# Naive modeling of credit defaults using a Markov Random Field

This notebook is the adaptation to pyAgrum of the model proposed by Gautier Marti which is itself inspired by the paper Graphical Models for Correlated Defaults (adaptation by Marvin Lasserre and Pierre-Henri Wuillemin).

In [1]:

import numpy as np
import matplotlib.pyplot as plt

import pyAgrum as gum
import pyAgrum.lib.notebook as gnb
import pyAgrum.lib.mrf2graph as m2g


## Constructing the model

Three sectors co-dependent in their stress state are modelled: (Finance, Energy, Retail). For each of these sectors, we consider a universe of three issuers.

Within Finance

Within Energy

Within Retail

Deutsche Bank

EDF

New Look

Metro Bank

Petrobras

Matalan

Barclays

EnQuest

Marks & Spencer

The probability of default of these issuers is partly idiosyncratic and partly depending on the stress within their respective sectors. Some distressed names such as New Look can have a high marginal probability of default, so high that the state of their sector (normal or stressed) does not matter much. Some other high-yield risky names such as Petrobras may strongly depend on how the whole energy sector is doing. On the other hand, a company such as EDF should be quite robust, and would require a very acute and persistent sector stress to move its default probability significantly higher.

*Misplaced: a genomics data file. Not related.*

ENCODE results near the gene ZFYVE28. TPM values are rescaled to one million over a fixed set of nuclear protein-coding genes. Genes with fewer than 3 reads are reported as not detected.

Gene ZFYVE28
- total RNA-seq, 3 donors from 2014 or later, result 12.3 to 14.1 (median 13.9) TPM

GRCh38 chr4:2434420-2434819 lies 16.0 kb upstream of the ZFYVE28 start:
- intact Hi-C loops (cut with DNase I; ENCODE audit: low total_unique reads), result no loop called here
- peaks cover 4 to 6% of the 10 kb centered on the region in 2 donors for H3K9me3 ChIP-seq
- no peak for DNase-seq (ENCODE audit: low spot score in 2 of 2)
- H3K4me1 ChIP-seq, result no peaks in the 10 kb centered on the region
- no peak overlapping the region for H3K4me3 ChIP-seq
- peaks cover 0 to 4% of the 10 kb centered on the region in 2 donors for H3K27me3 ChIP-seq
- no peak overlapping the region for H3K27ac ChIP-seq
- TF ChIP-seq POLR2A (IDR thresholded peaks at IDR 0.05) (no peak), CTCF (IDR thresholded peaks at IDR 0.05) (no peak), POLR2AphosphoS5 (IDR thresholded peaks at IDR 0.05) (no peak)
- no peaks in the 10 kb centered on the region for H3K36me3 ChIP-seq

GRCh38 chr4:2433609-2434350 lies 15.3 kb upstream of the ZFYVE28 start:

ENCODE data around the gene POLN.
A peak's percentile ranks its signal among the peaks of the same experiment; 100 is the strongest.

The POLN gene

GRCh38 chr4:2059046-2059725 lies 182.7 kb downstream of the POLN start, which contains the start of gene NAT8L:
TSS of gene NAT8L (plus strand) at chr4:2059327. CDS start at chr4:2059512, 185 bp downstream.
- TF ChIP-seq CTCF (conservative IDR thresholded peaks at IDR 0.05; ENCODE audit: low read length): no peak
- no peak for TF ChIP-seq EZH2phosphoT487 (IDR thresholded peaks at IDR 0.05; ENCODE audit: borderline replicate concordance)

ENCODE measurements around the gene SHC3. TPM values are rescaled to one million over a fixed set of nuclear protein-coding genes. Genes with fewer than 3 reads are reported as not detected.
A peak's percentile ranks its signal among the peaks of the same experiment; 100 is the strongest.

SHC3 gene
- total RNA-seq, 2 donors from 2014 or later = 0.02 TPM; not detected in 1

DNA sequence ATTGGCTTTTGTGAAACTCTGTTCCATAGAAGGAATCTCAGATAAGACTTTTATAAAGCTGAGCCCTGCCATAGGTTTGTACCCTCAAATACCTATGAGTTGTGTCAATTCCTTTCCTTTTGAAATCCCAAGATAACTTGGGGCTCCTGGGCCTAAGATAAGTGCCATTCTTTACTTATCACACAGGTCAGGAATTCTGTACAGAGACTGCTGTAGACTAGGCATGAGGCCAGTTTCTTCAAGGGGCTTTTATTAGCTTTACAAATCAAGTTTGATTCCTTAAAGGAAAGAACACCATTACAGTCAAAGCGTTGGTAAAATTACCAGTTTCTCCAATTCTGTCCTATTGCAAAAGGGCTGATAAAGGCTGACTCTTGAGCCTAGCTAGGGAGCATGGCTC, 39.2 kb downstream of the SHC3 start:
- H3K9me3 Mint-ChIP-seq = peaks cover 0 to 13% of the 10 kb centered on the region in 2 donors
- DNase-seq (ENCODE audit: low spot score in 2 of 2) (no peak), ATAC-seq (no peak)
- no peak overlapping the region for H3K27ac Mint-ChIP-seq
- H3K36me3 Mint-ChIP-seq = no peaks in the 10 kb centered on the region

We can encode this basic knowledge in terms of potentials:

Conventions:

Sector variables can be either in the state no stress or in the state under stress while issuer variables can be either in the state no default or in the state default.

The choice of these potentials is not an easy task; It can be driven by historical fundamental or statistical relationships or forward-looking views.

Given a network structure, and a set of potentials, one can mechanically do inference using the pyAgrum library.

We will show how to obtain a distribution of the number of defaults (and the expected number of defaults), a distribution of the losses (and the expected loss). From the joint probability table, we could also extract the default correlation

tl;dr We use here the library pyAgrum to illustrate, on a toy example, how one can use a Markov Random Field (MRF) for modelling the distribution of defaults and losses in a credit portfolio.

Building accurate PGM/MRF models require expert knowledge for considering a relevant graph structure, and attributing useful potentials. For this toy model, we use the following structure:

The first step consists in creating the model. For that, we use the pyAgrum class pyAgrum.MarkovRandomField.

In [2]:

# building nodes (with types)
mn = gum.MarkovRandomField('Credit default modeling')

# Adding sector variables